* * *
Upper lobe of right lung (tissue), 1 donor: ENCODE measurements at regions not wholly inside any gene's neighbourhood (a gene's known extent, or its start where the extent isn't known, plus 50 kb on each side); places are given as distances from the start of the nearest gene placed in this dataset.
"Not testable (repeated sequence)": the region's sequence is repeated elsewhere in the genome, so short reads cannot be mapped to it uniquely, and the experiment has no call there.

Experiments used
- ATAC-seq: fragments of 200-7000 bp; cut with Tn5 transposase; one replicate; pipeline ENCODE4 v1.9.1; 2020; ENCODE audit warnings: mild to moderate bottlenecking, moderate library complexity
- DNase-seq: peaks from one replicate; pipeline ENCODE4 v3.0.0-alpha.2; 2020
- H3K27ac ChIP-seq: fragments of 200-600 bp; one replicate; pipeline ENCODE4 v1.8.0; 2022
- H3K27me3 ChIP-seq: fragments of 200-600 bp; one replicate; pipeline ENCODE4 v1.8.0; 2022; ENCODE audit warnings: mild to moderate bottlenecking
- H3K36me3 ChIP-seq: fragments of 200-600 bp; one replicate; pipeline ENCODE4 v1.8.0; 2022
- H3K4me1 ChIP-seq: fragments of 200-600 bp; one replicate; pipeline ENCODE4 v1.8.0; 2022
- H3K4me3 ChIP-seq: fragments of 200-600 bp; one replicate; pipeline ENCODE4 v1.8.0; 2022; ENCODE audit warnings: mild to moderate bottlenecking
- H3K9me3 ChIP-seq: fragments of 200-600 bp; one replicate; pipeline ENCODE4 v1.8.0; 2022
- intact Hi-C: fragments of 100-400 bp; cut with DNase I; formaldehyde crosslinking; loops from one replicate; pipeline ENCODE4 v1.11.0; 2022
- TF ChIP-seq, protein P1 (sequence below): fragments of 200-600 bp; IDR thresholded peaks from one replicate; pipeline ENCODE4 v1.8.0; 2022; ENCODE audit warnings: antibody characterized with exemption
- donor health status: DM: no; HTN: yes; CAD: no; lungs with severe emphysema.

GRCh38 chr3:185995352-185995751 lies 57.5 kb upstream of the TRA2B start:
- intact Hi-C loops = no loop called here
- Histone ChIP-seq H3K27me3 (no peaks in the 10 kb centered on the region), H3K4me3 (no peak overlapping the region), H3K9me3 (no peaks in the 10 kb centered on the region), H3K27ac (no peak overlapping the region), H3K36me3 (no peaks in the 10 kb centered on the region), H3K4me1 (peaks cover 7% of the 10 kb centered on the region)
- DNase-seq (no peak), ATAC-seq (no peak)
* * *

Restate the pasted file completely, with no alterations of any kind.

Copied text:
Upper lobe of right lung (tissue), 1 donor: ENCODE measurements at regions not wholly inside any gene's neighbourhood (a gene's known extent, or its start where the extent isn't known, plus 50 kb on each side); places are given as distances from the start of the nearest gene placed in this dataset.
"Not testable (repeated sequence)": the region's sequence is repeated elsewhere in the genome, so short reads cannot be mapped to it uniquely, and the experiment has no call there.

Experiments used
- ATAC-seq: fragments of 200-7000 bp; cut with Tn5 transposase; one replicate; pipeline ENCODE4 v1.9.1; 2020; ENCODE audit warnings: mild to moderate bottlenecking, moderate library complexity
- DNase-seq: peaks from one replicate; pipeline ENCODE4 v3.0.0-alpha.2; 2020
- H3K27ac ChIP-seq: fragments of 200-600 bp; one replicate; pipeline ENCODE4 v1.8.0; 2022
- H3K27me3 ChIP-seq: fragments of 200-600 bp; one replicate; pipeline ENCODE4 v1.8.0; 2022; ENCODE audit warnings: mild to moderate bottlenecking
- H3K36me3 ChIP-seq: fragments of 200-600 bp; one replicate; pipeline ENCODE4 v1.8.0; 2022
- H3K4me1 ChIP-seq: fragments of 200-600 bp; one replicate; pipeline ENCODE4 v1.8.0; 2022
- H3K4me3 ChIP-seq: fragments of 200-600 bp; one replicate; pipeline ENCODE4 v1.8.0; 2022; ENCODE audit warnings: mild to moderate bottlenecking
- H3K9me3 ChIP-seq: fragments of 200-600 bp; one replicate; pipeline ENCODE4 v1.8.0; 2022
- intact Hi-C: fragments of 100-400 bp; cut with DNase I; formaldehyde crosslinking; loops from one replicate; pipeline ENCODE4 v1.11.0; 2022
- TF ChIP-seq, protein P1 (sequence below): fragments of 200-600 bp; IDR thresholded peaks from one replicate; pipeline ENCODE4 v1.8.0; 2022; ENCODE audit warnings: antibody characterized with exemption
- donor health status: DM: no; HTN: yes; CAD: no; lungs with severe emphysema.

GRCh38 chr3:185995352-185995751 lies 57.5 kb upstream of the TRA2B start:
- intact Hi-C loops = no loop called here
- Histone ChIP-seq H3K27me3 (no peaks in the 10 kb centered on the region), H3K4me3 (no peak overlapping the region), H3K9me3 (no peaks in the 10 kb centered on the region), H3K27ac (no peak overlapping the region), H3K36me3 (no peaks in the 10 kb centered on the region), H3K4me1 (peaks cover 7% of the 10 kb centered on the region)
- DNase-seq (no peak), ATAC-seq (no peak)